Every writer is different. Strategies which work for one, certainly can't work for all. Some wake with the dawn and write assiduously all morning. At noon they set down their wheatgrass shake, stretch in complacent pride before taking the dog out for a run. Others produce their best work in that precarious moment tucked between the tenth shot of cheap whisky and the floor. I'm not exactly sure where I fall on this continuum, but I can say that the following sentiments have been helpful to me.
- Write what you know.
- Writing is rewriting.
- The first draft of everything is junk.
- When the muse strikes, drop everything. She's a fickle mistress.
- The more you write, the better you get. There's no way to get worse.
- Simply put, writers write.
- Basically, it comes down to these four words: Get In The Chair.
When all else fails, and the rejection letters are piling up, I try to remember that I am in good company. Here is what some publishers have said about writers far more talented than I:
The Wind in the Willows by Kenneth Grahame
'an irresponsible holiday story'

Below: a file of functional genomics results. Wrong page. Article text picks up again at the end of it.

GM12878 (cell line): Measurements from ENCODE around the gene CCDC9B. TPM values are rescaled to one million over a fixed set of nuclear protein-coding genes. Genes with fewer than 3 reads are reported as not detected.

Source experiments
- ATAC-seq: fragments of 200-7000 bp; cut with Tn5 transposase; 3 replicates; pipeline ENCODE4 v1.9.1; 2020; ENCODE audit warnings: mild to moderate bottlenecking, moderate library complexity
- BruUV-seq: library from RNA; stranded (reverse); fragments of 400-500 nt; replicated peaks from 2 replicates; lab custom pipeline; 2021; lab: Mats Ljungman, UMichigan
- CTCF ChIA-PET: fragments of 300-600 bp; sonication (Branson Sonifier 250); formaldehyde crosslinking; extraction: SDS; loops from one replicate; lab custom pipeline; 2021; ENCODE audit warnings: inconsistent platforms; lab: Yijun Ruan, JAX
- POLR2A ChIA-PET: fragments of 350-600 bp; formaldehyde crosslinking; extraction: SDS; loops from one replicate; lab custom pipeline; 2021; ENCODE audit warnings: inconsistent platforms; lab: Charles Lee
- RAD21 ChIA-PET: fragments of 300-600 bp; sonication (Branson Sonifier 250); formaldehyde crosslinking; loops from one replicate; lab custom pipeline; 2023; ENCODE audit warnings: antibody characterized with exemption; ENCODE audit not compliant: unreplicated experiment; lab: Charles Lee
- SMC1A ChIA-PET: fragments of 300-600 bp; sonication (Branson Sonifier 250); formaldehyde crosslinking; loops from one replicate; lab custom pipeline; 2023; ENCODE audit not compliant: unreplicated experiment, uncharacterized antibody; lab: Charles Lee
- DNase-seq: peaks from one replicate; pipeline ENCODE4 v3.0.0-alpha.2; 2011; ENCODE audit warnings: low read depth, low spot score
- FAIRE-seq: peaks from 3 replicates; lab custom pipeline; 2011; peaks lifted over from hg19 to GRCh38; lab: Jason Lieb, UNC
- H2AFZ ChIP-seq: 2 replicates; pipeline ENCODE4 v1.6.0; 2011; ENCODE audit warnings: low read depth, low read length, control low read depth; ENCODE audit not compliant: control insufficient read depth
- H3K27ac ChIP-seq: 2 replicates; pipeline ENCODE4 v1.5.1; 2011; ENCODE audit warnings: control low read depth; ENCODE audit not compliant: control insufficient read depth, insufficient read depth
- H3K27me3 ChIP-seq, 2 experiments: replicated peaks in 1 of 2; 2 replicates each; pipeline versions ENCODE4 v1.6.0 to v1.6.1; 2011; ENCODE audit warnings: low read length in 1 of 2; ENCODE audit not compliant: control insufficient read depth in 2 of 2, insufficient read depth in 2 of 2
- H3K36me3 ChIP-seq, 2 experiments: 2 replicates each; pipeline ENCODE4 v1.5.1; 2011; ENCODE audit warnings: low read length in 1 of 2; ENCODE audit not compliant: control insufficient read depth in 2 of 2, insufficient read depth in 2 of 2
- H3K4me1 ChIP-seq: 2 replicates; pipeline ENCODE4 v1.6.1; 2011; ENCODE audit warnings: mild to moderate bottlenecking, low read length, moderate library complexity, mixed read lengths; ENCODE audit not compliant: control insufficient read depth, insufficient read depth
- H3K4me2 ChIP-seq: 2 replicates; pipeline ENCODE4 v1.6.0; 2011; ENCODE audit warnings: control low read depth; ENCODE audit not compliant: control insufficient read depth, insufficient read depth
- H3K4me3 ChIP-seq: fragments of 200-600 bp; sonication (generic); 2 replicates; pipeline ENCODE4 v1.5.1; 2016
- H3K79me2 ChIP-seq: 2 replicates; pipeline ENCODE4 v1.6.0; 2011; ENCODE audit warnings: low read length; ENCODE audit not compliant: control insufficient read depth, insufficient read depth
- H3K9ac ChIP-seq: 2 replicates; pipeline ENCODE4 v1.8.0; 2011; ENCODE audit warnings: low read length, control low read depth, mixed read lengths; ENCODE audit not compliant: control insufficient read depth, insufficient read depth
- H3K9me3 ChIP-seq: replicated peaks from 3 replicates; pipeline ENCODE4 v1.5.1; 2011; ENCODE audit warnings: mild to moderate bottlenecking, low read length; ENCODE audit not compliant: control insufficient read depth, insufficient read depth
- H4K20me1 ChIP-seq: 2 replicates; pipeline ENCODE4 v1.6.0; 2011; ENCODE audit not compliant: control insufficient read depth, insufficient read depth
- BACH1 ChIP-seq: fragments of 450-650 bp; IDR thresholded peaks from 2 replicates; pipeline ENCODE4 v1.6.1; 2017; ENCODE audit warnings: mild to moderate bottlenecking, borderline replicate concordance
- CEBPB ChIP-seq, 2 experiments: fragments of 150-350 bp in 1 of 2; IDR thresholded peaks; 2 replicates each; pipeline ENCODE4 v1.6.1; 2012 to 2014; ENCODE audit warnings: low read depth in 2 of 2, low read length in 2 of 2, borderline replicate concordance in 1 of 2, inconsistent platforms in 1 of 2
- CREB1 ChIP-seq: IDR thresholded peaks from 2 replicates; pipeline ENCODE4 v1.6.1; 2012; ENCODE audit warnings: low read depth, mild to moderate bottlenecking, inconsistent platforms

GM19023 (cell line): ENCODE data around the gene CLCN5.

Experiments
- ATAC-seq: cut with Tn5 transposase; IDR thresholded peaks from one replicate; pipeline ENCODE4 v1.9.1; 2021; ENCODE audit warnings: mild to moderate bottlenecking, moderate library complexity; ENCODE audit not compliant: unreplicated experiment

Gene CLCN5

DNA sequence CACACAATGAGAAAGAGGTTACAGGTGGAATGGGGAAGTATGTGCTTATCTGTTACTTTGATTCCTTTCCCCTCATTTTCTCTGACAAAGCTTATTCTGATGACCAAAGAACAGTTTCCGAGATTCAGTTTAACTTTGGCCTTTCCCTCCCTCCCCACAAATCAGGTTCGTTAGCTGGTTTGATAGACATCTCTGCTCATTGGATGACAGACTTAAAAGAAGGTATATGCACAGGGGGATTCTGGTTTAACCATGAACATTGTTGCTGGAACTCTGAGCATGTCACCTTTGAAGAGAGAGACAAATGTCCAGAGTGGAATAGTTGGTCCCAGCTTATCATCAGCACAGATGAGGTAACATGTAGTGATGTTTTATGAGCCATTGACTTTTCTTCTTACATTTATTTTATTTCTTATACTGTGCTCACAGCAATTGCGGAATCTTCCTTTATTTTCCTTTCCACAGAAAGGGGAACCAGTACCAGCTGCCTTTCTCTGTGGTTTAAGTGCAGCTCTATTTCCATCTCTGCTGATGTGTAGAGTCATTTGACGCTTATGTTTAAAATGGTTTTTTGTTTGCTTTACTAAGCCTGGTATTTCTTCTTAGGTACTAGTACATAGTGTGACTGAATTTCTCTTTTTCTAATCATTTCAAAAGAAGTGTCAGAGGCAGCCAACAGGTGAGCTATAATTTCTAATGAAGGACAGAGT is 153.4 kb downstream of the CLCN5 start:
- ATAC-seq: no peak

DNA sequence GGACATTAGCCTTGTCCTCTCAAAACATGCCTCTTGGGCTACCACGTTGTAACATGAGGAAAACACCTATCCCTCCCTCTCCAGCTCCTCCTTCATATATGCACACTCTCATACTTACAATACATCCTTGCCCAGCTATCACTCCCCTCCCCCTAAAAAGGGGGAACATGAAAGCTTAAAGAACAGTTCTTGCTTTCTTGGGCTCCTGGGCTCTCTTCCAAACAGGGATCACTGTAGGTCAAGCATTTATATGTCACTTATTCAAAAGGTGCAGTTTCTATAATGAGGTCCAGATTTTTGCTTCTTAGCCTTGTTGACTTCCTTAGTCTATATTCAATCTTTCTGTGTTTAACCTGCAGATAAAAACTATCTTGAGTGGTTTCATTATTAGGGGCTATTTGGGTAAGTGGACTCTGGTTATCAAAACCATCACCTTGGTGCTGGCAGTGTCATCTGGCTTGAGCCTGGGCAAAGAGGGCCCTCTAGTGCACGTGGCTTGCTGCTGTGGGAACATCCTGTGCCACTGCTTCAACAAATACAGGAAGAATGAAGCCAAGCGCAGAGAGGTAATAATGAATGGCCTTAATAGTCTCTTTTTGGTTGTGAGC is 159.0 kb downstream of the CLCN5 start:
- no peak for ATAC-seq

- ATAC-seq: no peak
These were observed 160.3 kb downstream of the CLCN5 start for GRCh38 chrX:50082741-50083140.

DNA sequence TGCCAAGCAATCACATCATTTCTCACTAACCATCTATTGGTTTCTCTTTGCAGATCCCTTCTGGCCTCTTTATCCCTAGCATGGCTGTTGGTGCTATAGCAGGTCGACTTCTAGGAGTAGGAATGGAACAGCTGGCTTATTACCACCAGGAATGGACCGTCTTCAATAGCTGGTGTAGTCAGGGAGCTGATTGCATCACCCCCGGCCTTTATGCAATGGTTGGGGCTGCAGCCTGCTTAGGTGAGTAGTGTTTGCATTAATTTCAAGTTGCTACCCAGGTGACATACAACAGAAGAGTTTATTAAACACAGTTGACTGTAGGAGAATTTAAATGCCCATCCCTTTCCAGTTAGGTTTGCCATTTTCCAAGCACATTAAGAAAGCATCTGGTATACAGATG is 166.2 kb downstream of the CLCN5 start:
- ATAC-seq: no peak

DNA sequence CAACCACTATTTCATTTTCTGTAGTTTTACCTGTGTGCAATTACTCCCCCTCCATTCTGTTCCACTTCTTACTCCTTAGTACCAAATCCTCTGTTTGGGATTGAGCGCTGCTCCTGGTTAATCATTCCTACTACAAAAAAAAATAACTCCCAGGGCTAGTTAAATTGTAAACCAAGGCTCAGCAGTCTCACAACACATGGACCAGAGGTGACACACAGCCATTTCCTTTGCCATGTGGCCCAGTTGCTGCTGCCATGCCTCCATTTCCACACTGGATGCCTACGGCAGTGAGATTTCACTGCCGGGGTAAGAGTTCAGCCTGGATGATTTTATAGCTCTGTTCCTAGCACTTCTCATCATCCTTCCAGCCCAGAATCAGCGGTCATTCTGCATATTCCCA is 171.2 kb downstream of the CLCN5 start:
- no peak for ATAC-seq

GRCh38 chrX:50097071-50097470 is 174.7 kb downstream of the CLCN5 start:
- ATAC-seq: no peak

Lord of the Flies by William Golding
'an absurd and uninteresting fantasy which was rubbish and dull.'
Watership Down by Richard Adams
'older children wouldn't like it because its language was too difficult.'
Catch — 22 by Joseph Heller
'I haven't really the foggiest idea about what the man is trying to say... Apparently the author intends it to be funny — possibly even satire —but it is really not funny on any intellectual level ... From your long publishing experience you will know that it is less disastrous to turn down a work of genius than to turn down talented mediocrities.'
Animal Farm by George Orwell
'It is impossible to sell animal stories in the USA.'